Shielded from Extinction: How Molecular Gas Protected the Early Solar System

Category Science

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The National Astronomical Observatory of Japan have recently discovered that our sun may have been shielded from a massive supernova explosion that occurred 4.6 billion years ago by a protective shield of molecular gas. This discovery offers a insight on the early formation period of our solar system, as well as an understanding of how other distant star systems evolve over time. The meteorite samples used to pursue this study were from larger asteroids born in the first 100,000 years of the solar system, contained isotopes of Aluminum that suggested a large, nearby supernova and that it would take 300,000 years for the shockwave to disperse the protective filament of gas around the solar system.

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Our sun may have been shielded from a massive supernova explosion by a shield of molecular gas during the early evolution of our solar system, a press statement reveals. The researchers, led by National Astronomical Observatory of Japan astrophysicist Doris Arzoumanian, believe their findings could shed light on the early formation of the solar system at the same time as helping us better understand how distant star systems evolve over time. They paint a picture of a destructive universe in which entire solar systems are wiped out of existence far before there's any chance for life to evolve.

This research shows that the early formation period of the solar system was likely to have been enriched with radiation from a supernova explosion

Our early solar system escaped annihilation .

The new hypothesis comes from scientists studying isotopes of elements discovered in meteorites. As these space rocks contain materials dating back to the early formative period of our solar system, they can tell us a great deal about that particular period of planetary evolution.

In their paper, published in the Astrophysical Journal Letters, the researchers explained that they found varying concentrations of a radioactive isotope of aluminum in their meteorite samples. This showed that roughly 4.6 billion years ago, a significant amount of this substance entered the region that went on to become the solar system we know today.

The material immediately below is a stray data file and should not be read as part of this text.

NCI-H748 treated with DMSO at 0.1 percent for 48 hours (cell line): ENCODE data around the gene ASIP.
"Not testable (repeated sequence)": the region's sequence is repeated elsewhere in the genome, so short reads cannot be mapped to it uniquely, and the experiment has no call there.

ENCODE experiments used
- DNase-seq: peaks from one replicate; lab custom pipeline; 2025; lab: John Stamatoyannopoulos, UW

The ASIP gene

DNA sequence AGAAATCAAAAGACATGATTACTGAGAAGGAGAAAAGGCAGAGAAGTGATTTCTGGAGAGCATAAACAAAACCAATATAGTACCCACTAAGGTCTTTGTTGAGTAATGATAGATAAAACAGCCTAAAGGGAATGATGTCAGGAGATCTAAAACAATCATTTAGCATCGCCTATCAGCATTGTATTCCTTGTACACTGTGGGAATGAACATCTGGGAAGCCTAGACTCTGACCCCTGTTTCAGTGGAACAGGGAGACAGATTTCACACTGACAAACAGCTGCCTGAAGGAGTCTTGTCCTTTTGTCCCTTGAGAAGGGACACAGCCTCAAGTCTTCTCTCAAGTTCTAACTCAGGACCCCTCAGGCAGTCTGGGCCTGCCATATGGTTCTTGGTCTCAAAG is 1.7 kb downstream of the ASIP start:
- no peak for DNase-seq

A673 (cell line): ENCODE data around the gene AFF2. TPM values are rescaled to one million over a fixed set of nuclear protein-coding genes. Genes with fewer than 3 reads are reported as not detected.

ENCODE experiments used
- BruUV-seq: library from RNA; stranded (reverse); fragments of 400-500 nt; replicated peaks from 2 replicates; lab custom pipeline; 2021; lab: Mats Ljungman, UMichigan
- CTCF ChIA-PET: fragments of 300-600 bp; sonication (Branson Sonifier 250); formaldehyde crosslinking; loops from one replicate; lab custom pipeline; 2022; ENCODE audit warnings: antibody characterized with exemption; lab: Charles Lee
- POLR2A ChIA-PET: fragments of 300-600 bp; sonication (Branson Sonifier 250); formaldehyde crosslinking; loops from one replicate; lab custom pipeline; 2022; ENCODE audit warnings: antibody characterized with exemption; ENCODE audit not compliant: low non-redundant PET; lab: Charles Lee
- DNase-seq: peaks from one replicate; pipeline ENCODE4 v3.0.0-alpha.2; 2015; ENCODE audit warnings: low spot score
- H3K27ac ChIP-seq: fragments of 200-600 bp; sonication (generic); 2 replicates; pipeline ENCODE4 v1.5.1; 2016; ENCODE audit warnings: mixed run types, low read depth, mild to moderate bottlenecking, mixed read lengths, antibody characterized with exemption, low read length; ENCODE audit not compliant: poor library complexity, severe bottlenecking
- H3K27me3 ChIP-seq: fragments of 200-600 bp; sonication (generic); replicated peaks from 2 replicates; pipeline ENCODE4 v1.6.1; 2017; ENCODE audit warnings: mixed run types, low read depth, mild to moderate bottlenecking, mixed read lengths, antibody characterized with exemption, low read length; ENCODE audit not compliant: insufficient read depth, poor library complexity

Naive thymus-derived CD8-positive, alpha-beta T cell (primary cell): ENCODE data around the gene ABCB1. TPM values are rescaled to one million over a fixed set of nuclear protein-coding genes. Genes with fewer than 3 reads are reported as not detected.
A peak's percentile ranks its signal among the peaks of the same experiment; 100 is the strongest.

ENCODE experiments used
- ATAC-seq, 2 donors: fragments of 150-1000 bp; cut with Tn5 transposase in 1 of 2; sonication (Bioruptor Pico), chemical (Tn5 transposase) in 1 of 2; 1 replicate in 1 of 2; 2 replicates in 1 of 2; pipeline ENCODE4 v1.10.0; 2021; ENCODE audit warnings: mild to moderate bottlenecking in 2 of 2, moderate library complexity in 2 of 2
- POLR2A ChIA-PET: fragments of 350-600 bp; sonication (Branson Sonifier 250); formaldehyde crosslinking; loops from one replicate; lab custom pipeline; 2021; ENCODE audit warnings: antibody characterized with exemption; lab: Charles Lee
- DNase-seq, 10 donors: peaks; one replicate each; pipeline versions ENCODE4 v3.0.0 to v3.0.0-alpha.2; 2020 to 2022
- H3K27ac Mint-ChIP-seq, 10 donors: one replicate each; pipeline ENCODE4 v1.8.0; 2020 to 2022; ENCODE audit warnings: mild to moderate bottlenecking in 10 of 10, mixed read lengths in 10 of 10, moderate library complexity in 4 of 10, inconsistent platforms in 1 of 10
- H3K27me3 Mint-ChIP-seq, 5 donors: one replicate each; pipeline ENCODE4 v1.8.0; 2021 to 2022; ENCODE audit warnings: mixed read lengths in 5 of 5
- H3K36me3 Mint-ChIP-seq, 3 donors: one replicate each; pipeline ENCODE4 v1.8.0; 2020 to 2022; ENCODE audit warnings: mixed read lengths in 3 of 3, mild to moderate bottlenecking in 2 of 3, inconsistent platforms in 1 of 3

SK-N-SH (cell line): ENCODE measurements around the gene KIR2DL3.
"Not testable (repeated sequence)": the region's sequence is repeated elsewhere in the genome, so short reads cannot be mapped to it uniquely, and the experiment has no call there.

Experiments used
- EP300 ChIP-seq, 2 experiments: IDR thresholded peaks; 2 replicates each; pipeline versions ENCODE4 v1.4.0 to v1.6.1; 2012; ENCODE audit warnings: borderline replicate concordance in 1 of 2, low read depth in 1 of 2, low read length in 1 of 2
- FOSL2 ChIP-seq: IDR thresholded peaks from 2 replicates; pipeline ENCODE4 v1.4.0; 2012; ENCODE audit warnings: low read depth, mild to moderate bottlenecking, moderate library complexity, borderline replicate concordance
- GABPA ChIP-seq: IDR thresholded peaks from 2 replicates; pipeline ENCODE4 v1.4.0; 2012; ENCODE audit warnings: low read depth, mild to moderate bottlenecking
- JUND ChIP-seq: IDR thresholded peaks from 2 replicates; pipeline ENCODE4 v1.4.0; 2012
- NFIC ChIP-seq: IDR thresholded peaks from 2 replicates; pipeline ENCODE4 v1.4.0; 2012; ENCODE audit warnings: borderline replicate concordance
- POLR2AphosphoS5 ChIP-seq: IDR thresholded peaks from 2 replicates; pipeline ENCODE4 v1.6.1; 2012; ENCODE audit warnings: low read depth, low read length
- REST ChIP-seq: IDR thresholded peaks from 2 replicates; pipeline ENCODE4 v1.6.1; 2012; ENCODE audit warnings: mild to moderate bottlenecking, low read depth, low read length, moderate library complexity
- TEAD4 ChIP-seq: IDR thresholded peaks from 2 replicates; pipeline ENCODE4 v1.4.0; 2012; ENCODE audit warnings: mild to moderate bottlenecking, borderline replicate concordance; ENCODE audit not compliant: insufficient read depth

This research was conducted by a team of astrophysicists from the National Astronomical Observatory of Japan, led by Doris Arzoumanian

The most logical explanation for this sudden abundance of radioactive aluminum, the researchers explain, is a nearby supernova blast. However, for it to have delivered such a relatively large amount of the isotope, it would have been close enough to rip the early solar system apart.

This suggests that the early solar system likely survived a supernova blast, according to the researchers. So how did our solar system not get obliterated by the shockwave of a nearby dying star? It was likely protected by dense filaments, or tendrils, of gas responsible for the formation of the early Sun.

The meteorite samples used in this study dated back to 4.6 billion years ago - the early formative period for our solar system

Findings have "important implications" for solar system formation .

The scientists calculated that it would take roughly 300,000 years for the supernova from the nearby star to break up the dense filament of gas shielding our solar system.

The meteorites containing the radioactive isotopes likely broke off larger asteroids that were born in the first 100,000 years of the solar system – while it was still cocooned within this dense filament.

The isotopes of Aluminum revealed in the meteorite samples suggested a large, nearby supernova blast

The researchers believe their findings could help us better understand the early formation and evolution of distant star systems, as well as our own. "This scenario may have multiple important implications in our understanding of the formation, evolution, and properties of stellar systems," they stated in their paper.

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